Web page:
For being such a hippie-granola crunchy type, I had a few less than crunchy incidents in my childhood. Even though I was raised eating lots of mashed up tofu and banana, as I got older, I was allowed to eat significantly more processed food (This was of course before we discovered the evils of hydrogenation and trans fats, at which point my extremely wise mother put the kibosh on eating that kind of junk). Clearly this lapse in taste didn’t affect my gastronomical maturation too much, since after this shortish hiatus I returned to my tofu-eating roots (thank goodness). Anyway. During this small interval of colorful cardboard boxes and “food products”, I developed a liking for… pop tarts. Seriously. What little kid DOESN’T like pop tarts?! Especially the frosted ones with the multicolored sprinkles (we know how I feel about sprinkles!). My favorite were frosted strawberry, but I hated them toasted! Weird, I know… I do realize that they are, in fact, toaster pastries… but for some reason I always liked them cold. I would unwrap that shiny silver package with such anticipation, knowing that I got TWO in one bag. Added bonus. I distinctly remember eating all the way around the edge and saving the middle, since that part was the best: all the filling and frosting!

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Anyway, suffice to say that this infatuation ended sometime during high school, and I decided that kind of processed junk wasn’t worth my taste buds. I occasionally make an exception for the organic, more natural ones, but that’s rare. I much prefer just to make my own! What a concept. They’re really not difficult at all, and I’m sure they freeze wonderfully, which makes them just as convenient as a brand-name toaster pastry. Even better: they’re made with ingredients you can pronounce :) oh yes, and one more thing: they’re beyond delicious! Go appease your inner child and make some toaster pastries for yourself that you can feel good about eating! You can even put sprinkles on them, since you KNOW I would approve of that.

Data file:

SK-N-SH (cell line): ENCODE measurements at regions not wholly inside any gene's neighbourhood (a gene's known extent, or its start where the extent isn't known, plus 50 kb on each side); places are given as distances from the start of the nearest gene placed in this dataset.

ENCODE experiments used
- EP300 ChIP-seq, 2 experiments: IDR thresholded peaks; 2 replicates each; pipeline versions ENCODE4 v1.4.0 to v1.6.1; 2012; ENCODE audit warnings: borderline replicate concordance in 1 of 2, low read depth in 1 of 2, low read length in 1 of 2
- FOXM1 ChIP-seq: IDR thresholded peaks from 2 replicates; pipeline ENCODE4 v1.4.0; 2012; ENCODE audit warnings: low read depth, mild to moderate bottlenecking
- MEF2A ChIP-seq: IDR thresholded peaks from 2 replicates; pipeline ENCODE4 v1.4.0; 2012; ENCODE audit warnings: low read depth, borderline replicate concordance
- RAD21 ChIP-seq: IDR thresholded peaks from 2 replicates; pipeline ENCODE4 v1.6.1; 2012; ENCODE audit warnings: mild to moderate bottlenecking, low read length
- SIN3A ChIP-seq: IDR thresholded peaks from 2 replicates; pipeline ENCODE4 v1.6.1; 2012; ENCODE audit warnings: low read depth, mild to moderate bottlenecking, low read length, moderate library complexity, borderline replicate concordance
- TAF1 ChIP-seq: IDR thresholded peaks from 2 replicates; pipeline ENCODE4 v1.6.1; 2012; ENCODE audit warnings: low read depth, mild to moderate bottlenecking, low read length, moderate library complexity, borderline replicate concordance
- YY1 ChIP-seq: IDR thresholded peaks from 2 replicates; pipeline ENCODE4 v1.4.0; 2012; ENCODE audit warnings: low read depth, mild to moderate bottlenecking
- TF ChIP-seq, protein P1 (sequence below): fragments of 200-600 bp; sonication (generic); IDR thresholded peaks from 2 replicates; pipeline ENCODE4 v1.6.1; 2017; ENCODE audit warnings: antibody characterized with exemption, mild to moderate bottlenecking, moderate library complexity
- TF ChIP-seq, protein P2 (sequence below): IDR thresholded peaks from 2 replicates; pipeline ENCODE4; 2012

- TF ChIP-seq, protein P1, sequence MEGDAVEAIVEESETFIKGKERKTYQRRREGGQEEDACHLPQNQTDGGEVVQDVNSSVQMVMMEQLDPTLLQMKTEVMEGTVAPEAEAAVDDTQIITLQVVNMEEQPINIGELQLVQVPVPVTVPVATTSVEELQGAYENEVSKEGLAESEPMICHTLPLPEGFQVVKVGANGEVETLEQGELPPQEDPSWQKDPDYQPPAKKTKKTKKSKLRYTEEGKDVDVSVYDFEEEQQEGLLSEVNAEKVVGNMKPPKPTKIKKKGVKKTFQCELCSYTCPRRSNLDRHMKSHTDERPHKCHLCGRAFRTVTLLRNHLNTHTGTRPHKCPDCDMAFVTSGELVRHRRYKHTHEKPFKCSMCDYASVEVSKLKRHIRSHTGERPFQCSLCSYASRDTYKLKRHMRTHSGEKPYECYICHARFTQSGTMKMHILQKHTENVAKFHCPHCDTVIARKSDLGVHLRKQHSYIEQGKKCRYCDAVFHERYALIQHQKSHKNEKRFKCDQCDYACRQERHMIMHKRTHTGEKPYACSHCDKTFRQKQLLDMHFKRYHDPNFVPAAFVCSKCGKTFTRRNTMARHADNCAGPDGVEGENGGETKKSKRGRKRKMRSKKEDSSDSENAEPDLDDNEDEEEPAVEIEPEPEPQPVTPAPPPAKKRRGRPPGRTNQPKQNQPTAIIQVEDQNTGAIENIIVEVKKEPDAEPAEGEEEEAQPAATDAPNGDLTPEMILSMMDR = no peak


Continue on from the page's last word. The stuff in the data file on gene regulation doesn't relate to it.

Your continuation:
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Whole Wheat Pop Farts (get it?! Like… fake pop tarts!)

From BabbleFood, here! I’ve made these before but Kira never had, and that was a travesty! They’re deeelicious warm or cold, and are very easy to pull together—the dough is relatively forgiving, in terms of pastry, and you can fill them with whatever floats your boat!

  • 2.25 c whole wheat pastry flour
  • 1/2 tsp salt
  • 1 tbsp sugar (I used turbinado)
  • 1 stick of butter, chilled, cut into 1/2″ cubes
  • 1 egg, lightly whisked
  • 1/3 c cold water
  • fillings of choice! Kira and I used a variety of pumpkin butter, almond paste, jam, and jam + nut butter (which is my favorite)
  • if you want a glaze, powdered sugar and water works well. They’re perfectly good unglazed as well!
up close and personal

Preheat the oven to 375, and line a cookie sheet with either wax or parchment paper.

In a food processor, combine flour, salt, and sugar. Once combined, add in butter chunks, and pulse until crumbly and the mixture resembles a coarse meal. Combine whisked egg and water in a separate bowl, and add into the bowl of the food processor (while running if possible, if not, that’s okay too). Pulse until the dough just comes together.

Toss the dough onto a lightly floured surface, and knead a few times until it sticks together. Roll out to about 1/8″ thick, and cute out your rectangles! I like to make a variety of sizes to accommodate my snacking needs and the whims of the gremlins…Try to match up the sizes of top and bottom, so that the filling stays contained. Put a couple teaspoons’ worth of filling onto the bottom rectangle, wet the edges, and stick down the top. Crimp the edges with a fork for added cuteness.